In 2018, residents of Namapara village put up bandalling across 22 sections of the river, each ranging in width between 10 and 30 feet. In all, they installed 400 feet of bandalling to control the water flow during the monsoon and save their village.
It cost around BDT 300,000 (USD 3,500) and was funded entirely by the community. Those unable to contribute financially worked on the project. The same system is used when repair work is needed every few years.
Mortuza Ali, secretary of the village bandalling committee, told The Third Pole, “We were setting this up to save our land, crops, homestead, vegetation and other belongings from river erosion.”
Ali added that this type of bandalling can be found every few kilometres along the river. The fact that residents are prepared to spend money on such a project showed that the effectiveness of the technique, he stressed.
Saiful Alam, senior water resource specialist at the Institute of Water Modelling, a government think-tank, said, “Bandalling is the trusted method to protect [against] river erosion. It works very well in the small rivers. At the same time, it is a low-cost and local solution. Adding some technical inputs, the method might easily be used in large rivers.”
Alam, who earlier served as the director-general of Bangladesh’s Water Resources Planning Organisation, added that the riverbank protection authority does not seem interested in bandalling, probably because of its low cost.
The government has been constructing concrete structures called ‘hard points’ in rivers near the banks vulnerable to erosion to divert the water flow to the main part of the channel. Many concrete embankment projects all over South Asia have been plagued by delays and mired in corruption controversies.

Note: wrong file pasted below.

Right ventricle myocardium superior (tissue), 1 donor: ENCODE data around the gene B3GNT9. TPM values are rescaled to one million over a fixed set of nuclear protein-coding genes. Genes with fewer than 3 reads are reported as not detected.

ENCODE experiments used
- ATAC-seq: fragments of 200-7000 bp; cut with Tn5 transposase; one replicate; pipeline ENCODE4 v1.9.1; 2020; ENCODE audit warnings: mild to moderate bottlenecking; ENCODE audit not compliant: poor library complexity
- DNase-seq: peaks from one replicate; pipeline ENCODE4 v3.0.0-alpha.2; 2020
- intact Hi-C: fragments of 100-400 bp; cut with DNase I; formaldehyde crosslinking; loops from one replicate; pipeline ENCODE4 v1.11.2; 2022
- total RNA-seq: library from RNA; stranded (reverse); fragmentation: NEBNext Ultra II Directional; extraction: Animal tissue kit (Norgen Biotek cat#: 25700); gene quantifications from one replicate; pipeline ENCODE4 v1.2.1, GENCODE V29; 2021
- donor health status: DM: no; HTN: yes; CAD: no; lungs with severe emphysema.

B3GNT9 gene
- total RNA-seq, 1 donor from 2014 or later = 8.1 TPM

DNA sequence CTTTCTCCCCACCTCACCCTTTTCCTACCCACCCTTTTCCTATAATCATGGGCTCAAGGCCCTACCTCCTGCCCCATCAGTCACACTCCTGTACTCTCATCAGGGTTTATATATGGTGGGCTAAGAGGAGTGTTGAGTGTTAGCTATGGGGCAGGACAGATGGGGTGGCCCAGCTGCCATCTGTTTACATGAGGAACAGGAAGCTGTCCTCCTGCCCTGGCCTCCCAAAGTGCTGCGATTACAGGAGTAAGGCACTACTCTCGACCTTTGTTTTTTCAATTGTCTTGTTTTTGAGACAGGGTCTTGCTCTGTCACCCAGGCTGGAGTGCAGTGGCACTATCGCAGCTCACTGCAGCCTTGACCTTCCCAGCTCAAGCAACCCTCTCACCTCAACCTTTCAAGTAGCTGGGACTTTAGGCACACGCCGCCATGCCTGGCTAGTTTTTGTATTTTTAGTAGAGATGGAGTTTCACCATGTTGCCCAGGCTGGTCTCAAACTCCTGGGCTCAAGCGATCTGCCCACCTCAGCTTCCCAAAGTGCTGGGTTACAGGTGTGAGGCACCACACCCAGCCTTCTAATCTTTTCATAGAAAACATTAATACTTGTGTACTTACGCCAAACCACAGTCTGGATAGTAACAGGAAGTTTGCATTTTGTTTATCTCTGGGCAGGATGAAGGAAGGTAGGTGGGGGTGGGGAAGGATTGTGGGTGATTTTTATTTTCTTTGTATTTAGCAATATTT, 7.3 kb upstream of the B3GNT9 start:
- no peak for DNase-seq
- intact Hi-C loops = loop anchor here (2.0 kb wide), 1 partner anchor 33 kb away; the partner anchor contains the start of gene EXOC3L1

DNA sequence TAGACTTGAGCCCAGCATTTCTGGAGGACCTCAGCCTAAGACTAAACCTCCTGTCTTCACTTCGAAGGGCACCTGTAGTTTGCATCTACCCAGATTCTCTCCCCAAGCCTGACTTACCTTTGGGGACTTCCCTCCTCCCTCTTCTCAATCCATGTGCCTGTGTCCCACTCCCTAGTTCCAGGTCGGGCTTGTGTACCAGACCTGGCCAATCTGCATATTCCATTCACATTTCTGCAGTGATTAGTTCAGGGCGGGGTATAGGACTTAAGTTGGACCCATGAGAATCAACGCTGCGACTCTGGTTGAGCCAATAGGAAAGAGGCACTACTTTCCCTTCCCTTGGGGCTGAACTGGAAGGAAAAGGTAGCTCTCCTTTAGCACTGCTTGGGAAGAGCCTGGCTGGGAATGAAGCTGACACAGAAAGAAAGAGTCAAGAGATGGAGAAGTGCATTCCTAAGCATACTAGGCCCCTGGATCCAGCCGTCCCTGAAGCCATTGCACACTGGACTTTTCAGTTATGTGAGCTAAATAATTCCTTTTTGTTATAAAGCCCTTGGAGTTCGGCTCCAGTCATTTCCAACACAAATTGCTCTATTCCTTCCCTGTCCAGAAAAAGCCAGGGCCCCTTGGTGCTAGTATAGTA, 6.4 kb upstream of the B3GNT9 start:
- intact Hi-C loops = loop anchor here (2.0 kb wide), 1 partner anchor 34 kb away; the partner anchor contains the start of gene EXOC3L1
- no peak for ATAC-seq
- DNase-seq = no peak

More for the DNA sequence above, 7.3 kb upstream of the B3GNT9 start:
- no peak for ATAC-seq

The use of embankments in the silt-heavy rivers of South Asia has been debated since the British colonial period, but the use of embankments has continued due to public pressure as well as political and monetary interests. There is, though, now a worldwide move to consider nature-based solutions, looking to live with nature rather than control it.
Ataur Rahman, a water resources expert and professor at Bangladesh University of Engineering and Technology (BUET), said, “[Bandalling] was practised everywhere when there was no advanced technology and financial resources to create concrete hard points. It may not be suitable for all rivers like the Brahmaputra, where the flow in the monsoon is huge.”
However, he said, the method may be suitable as a temporary solution for small rivers.
Sheikh Rokon, secretary general of Riverine People, a Dhaka-based NGO, was brought up in this region of northern Bangladesh. He said, “Bandalling is not new in the Brahmaputra basin. It has long been practised by local people. But the current practices of establishing concrete structures have been reducing the use of bandalling. It is one of the nature-based solutions to save the river and its resources.”
Abu Siddique is a journalist based in Dhaka